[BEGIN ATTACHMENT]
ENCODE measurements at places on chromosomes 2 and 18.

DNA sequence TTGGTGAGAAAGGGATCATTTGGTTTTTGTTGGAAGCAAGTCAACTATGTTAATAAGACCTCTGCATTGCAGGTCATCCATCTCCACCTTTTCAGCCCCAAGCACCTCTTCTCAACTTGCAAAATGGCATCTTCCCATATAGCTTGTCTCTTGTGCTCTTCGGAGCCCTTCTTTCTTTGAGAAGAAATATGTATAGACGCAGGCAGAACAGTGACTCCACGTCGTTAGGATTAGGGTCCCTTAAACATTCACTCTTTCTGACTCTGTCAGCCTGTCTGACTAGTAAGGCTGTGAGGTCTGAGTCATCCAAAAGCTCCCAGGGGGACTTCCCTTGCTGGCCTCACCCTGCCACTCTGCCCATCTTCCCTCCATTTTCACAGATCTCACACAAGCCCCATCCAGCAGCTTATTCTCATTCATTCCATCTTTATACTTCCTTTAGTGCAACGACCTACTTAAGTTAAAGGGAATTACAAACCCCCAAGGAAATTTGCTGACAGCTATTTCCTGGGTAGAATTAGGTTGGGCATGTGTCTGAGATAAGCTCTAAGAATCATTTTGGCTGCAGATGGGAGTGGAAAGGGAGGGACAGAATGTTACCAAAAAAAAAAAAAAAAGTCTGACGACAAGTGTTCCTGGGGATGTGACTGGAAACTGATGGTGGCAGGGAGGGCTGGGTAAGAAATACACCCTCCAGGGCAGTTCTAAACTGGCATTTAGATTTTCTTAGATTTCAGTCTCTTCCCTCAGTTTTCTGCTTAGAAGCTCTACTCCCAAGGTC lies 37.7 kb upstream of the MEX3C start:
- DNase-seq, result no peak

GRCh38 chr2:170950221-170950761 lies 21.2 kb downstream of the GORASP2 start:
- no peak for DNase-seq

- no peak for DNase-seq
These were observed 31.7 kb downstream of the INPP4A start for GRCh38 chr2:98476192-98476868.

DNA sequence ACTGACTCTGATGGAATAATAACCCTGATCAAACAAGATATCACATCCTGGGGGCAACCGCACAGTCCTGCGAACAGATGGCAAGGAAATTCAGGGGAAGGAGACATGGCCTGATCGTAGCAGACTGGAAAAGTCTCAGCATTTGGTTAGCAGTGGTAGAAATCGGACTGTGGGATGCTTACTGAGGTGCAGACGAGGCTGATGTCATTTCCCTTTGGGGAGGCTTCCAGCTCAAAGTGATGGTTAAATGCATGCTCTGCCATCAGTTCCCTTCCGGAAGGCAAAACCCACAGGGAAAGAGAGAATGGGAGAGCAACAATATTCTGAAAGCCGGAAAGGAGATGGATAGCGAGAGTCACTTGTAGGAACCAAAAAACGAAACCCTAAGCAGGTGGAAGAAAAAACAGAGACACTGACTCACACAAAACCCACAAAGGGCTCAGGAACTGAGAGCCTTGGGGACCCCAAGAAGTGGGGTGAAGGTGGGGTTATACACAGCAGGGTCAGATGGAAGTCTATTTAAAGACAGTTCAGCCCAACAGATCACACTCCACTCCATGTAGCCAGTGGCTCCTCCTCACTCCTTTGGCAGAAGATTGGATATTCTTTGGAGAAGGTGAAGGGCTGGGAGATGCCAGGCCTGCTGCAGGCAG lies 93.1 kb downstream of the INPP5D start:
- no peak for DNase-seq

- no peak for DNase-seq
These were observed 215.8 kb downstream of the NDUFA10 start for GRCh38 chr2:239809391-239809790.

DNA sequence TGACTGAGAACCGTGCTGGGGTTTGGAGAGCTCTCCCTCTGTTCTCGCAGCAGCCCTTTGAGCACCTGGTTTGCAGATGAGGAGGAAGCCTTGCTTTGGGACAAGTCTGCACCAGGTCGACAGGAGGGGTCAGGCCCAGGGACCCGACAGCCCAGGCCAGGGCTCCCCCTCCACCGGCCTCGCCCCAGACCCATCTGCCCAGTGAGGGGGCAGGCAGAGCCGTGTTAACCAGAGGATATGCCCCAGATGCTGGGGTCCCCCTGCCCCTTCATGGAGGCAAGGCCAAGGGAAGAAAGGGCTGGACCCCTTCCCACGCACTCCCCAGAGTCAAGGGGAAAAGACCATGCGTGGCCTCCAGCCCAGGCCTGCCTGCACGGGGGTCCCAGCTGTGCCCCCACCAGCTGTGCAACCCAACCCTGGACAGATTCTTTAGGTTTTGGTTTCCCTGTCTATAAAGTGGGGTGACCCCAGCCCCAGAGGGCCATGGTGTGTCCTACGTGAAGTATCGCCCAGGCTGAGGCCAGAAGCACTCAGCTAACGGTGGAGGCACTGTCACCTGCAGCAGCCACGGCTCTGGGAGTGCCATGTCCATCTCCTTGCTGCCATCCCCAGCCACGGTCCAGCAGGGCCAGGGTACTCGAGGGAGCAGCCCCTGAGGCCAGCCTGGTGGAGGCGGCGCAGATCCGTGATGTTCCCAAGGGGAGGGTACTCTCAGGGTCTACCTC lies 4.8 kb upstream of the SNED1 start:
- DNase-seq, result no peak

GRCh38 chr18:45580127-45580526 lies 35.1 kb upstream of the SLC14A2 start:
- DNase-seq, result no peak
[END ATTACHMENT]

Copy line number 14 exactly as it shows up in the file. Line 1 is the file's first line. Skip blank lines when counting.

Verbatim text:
GRCh38 chr18:45580127-45580526 lies 35.1 kb upstream of the SLC14A2 start: